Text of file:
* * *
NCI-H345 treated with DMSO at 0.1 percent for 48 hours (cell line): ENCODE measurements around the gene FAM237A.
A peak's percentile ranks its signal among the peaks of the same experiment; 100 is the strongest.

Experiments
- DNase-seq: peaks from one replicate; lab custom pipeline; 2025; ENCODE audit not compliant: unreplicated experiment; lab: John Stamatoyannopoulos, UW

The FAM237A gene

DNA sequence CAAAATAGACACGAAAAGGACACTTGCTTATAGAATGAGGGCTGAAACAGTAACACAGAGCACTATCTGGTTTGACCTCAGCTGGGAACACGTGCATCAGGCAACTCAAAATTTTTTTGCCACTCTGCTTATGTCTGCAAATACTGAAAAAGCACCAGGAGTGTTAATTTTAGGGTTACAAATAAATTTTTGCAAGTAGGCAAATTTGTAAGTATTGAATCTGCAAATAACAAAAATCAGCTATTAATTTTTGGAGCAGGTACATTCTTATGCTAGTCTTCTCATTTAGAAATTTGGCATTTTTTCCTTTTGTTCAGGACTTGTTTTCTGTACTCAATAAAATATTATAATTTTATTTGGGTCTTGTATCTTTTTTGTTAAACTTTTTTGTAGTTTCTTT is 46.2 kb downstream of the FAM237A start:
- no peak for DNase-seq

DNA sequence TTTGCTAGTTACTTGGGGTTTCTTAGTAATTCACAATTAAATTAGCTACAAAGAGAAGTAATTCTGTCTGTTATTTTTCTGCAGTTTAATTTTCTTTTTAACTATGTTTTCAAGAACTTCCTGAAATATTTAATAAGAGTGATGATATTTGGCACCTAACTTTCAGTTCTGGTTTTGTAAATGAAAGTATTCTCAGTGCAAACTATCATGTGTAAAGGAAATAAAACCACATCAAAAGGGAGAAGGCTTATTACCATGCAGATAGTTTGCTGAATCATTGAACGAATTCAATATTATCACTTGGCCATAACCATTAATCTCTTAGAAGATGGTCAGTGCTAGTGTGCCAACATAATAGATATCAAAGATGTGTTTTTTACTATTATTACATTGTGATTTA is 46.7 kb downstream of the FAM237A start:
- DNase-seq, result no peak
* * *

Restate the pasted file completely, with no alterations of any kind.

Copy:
NCI-H345 treated with DMSO at 0.1 percent for 48 hours (cell line): ENCODE measurements around the gene FAM237A.
A peak's percentile ranks its signal among the peaks of the same experiment; 100 is the strongest.

Experiments
- DNase-seq: peaks from one replicate; lab custom pipeline; 2025; ENCODE audit not compliant: unreplicated experiment; lab: John Stamatoyannopoulos, UW

The FAM237A gene

DNA sequence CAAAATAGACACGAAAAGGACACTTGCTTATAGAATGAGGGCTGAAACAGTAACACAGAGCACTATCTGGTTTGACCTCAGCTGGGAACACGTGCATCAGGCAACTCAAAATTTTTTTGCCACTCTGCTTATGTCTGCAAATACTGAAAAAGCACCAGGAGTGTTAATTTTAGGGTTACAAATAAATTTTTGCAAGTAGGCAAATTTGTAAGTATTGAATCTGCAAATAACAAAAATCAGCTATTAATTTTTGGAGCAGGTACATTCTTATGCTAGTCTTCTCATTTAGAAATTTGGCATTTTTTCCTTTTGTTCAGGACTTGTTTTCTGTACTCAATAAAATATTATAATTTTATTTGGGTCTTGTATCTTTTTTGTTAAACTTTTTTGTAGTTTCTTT is 46.2 kb downstream of the FAM237A start:
- no peak for DNase-seq

DNA sequence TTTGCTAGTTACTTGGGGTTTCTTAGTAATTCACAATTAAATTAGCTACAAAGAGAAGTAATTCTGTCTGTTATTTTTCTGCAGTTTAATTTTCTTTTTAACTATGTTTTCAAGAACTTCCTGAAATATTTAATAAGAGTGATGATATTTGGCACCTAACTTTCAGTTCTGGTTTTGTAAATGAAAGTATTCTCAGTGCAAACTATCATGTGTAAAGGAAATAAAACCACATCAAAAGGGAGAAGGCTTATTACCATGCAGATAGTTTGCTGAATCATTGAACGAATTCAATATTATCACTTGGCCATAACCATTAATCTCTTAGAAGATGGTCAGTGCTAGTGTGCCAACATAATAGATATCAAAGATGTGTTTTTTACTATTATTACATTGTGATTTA is 46.7 kb downstream of the FAM237A start:
- DNase-seq, result no peak